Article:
Philosophical Ethics helping to understand Questions related to Expertise-by-Experience in the Field of Social and Health Care?

Teksti | Karoliina Nikula

In this article I ponder if philosophical thinking could help understand the complex ethical questions related to Expertise-by-Experience (EBE). I introduce two theories that would require deeper thinking and at the end I bring up two concepts that could perhaps help to understand the EBE phenomenon better. Both the theories mentioned, and the concepts brought up in the article would demand deep analytical thinking and further studies.

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Philosophical thinking as a starting point

An important task for a philosopher is to question ordinary ways of thinking. Philosophical statements are not infallible or definitive, but a kind of milestone. (Niiniluoto 1984, 10). Philosophy is based on critical thinking and debate. It does not consist of ready-made and final knowledge, but of a constant effort to clarify, structure and re-evaluate concepts and ideas (Niiniluoto 1984, 66-67). The task of philosophy is to formulate concepts more precisely, to outline the overall understanding, and to provide a deeper explanation for incompletely understood things. (Niiniluoto & Haaparanta 1990, 91-94.)

Philosophy can be described as the science of problems and arguments rather than the science of answers. (Niiniluoto 1984, 10). According to Niiniluoto, the critical task of philosophy is to analyze and critique the preconditions, content, and effects of all forms of human culture. (Niiniluoto 1984, 61). When philosophy seeks new results, a way of thinking which can be thought of as problematization, explication, and argumentation is usually applied. (Niiniluoto 1984, 62).

Expertise-by-Experience with Social Ethical Lenses

According to Meriluoto (2018, 12) expert-by-experience is a term that is “used to refer to people who have undergone problematic experiences in their past and have then been invited to act as experts based on those experiences in social welfare and healthcare organisations”. Referring to Tieteen Termipankki (2022), social ethics can be described as applied ethics that is interested of issues of social justice and equality. Pruuki (2007, 21) states that, social ethics is interested in choices, values, communities, and ethics of society. Social ethics can be said to be particularly interested in concepts. Concepts can be used as a tool to specify and understand morally relevant issues within communities (; see also Nikula 2023, Nikula 2024).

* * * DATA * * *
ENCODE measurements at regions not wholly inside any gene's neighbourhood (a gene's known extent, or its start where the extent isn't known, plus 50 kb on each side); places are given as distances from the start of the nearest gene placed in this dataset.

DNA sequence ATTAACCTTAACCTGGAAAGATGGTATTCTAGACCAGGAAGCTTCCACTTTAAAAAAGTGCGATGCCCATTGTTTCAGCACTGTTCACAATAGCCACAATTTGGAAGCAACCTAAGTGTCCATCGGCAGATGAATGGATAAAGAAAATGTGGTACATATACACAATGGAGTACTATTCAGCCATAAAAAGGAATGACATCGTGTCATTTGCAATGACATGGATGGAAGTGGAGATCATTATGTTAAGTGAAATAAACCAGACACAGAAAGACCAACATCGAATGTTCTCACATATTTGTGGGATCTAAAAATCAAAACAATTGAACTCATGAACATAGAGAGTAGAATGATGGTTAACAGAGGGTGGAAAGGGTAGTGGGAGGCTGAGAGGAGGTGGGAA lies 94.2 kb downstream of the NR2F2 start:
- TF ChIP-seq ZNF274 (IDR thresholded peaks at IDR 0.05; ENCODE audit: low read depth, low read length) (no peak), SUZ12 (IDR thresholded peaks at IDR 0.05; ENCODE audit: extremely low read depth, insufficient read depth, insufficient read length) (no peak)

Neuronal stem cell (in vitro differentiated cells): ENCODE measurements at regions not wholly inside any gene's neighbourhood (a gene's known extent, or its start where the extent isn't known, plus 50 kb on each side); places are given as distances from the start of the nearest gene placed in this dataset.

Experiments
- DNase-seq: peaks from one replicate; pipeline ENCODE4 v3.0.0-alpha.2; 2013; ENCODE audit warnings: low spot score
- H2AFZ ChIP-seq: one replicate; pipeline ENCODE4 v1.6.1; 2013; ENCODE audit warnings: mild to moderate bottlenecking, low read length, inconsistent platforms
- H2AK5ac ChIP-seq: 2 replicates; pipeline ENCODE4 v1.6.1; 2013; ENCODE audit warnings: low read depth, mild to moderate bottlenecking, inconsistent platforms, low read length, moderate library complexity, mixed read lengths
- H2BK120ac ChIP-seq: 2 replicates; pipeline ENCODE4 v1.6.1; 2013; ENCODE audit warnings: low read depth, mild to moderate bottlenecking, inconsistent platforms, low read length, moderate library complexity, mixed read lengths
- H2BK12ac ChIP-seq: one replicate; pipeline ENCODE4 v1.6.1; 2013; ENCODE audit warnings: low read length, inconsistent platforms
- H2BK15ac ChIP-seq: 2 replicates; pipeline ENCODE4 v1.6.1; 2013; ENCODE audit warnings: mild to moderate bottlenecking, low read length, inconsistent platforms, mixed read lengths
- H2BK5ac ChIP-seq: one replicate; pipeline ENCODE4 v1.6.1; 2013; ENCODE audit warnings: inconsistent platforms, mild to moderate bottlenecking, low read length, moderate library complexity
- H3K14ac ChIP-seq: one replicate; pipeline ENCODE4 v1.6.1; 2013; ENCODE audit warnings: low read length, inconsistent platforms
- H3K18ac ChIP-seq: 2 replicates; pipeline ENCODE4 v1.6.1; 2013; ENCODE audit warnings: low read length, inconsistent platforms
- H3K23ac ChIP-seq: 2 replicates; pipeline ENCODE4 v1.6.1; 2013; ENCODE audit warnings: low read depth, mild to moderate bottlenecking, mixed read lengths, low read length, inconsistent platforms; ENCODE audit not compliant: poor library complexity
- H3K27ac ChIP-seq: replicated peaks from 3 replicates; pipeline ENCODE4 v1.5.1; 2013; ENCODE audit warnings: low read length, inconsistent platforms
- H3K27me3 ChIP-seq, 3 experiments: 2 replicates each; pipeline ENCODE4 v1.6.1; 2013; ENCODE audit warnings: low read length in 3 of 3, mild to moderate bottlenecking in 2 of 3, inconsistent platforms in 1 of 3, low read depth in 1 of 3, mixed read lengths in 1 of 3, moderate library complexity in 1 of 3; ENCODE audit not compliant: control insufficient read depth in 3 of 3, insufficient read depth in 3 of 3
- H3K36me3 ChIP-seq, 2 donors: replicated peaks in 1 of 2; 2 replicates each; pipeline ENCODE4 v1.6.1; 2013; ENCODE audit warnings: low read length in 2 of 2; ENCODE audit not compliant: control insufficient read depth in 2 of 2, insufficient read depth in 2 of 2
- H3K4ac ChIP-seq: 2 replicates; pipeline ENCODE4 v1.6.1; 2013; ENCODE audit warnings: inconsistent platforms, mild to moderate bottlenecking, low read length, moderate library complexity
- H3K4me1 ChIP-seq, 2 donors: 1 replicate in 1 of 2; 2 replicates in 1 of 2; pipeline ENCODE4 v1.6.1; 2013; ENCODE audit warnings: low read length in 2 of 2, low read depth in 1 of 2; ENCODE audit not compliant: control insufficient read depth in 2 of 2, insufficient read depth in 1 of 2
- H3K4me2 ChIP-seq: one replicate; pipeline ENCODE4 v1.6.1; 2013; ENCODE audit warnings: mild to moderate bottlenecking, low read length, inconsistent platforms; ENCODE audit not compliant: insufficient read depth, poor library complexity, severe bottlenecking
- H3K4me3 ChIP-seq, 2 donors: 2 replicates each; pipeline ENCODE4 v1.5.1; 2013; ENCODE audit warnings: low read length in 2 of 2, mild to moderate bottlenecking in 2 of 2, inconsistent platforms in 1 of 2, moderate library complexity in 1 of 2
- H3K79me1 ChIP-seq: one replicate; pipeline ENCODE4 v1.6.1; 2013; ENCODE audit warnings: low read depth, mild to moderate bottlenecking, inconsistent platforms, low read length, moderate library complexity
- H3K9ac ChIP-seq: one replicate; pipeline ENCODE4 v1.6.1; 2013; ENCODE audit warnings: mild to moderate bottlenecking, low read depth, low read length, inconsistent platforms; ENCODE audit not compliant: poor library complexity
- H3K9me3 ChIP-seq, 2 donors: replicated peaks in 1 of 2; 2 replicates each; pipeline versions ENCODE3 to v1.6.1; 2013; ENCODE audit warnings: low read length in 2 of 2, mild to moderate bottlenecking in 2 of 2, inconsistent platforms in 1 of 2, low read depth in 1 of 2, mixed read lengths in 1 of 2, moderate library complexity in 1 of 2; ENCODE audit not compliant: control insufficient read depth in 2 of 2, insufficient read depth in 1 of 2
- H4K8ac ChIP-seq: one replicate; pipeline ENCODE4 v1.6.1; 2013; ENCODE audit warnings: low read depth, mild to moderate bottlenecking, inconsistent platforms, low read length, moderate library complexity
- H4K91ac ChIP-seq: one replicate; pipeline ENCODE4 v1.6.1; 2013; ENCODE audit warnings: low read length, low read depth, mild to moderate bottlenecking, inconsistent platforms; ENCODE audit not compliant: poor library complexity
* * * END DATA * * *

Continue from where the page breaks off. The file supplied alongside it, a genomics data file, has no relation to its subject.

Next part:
In a previous article (Expertise-By-Experience as a Social Ethical Question in the Social and Health Care Sector | Laurea Journal) I named some points how expertise-by-experience can be seen as a social ethical question within the social and health care sector. Those were e.g. 1) the complex EBE concept(s) itself, that is not settled. It is not always clear what is meant by expertise-by-experience, 2) lack of well-established ethical code of conduct in the EBE field, 3) The EBE-educational field being wide and vague, 4) the question of actual power of EBEs existing or not 5) are traditional professionals prepared well enough to utilize experiential knowledge offered in their field and so on. Even though EBEs have been around for couple decades, literature on ethical questions regarding EBE activities remain sparse (Nikula & Rajamäki 2019; Ristolainen 2017, 16; Nikula 2024,).

Philosophical theories as tools